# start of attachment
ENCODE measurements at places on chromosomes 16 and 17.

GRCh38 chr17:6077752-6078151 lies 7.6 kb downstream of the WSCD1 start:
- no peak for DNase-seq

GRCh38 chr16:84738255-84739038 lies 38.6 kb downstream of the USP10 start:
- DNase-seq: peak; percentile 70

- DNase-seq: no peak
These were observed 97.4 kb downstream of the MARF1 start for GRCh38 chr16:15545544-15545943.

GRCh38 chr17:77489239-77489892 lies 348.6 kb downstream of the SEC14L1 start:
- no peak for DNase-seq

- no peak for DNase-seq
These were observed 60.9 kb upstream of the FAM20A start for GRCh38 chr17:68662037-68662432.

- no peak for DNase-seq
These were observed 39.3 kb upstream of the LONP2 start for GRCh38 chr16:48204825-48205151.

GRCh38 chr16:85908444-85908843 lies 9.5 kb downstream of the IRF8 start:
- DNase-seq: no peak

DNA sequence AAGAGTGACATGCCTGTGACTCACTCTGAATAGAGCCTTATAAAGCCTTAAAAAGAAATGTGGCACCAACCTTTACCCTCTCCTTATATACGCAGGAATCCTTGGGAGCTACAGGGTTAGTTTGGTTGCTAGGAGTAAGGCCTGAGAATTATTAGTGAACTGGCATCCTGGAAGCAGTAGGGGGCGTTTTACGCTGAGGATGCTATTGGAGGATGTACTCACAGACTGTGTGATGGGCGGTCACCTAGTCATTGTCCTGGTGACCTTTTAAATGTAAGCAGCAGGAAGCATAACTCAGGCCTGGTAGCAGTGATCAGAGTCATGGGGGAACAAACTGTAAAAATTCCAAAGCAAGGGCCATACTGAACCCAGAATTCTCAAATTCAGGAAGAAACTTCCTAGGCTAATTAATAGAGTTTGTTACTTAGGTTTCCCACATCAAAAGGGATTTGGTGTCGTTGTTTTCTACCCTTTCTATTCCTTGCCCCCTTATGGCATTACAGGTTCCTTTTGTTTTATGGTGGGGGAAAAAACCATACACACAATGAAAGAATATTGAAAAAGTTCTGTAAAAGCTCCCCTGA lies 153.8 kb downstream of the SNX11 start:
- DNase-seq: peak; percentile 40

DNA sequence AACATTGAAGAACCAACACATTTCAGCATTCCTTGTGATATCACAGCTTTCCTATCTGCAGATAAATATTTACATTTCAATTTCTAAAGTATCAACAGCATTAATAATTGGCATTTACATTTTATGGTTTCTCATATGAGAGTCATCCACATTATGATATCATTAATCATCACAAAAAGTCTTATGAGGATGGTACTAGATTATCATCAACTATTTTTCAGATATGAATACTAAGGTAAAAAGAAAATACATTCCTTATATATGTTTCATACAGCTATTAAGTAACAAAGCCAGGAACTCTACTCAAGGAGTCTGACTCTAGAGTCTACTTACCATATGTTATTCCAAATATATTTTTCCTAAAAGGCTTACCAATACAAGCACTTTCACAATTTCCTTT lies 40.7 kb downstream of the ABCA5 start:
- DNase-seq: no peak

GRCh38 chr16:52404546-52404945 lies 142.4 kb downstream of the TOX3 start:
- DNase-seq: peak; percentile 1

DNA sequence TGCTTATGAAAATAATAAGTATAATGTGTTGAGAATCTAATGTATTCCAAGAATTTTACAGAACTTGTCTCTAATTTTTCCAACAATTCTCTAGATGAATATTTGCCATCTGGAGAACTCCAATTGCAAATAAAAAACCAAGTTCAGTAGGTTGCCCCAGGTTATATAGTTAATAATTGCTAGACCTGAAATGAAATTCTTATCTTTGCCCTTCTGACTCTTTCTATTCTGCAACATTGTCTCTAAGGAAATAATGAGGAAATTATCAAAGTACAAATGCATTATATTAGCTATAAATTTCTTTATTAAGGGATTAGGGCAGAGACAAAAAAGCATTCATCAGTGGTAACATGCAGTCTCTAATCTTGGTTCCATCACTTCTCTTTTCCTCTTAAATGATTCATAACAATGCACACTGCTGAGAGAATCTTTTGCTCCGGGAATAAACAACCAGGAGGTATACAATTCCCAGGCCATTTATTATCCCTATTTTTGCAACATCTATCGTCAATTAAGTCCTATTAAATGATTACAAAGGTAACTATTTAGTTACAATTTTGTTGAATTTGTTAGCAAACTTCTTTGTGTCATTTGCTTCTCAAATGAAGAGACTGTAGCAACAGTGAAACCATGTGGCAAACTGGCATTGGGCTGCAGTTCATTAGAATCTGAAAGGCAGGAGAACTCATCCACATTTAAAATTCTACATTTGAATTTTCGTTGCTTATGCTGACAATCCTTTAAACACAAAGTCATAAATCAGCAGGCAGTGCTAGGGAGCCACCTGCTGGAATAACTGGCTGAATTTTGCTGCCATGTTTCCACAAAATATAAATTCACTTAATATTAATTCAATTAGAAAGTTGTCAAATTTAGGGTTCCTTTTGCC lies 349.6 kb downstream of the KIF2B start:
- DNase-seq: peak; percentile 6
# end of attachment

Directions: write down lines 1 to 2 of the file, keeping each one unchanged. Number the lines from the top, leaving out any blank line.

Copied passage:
ENCODE measurements at places on chromosomes 16 and 17.

GRCh38 chr17:6077752-6078151 lies 7.6 kb downstream of the WSCD1 start: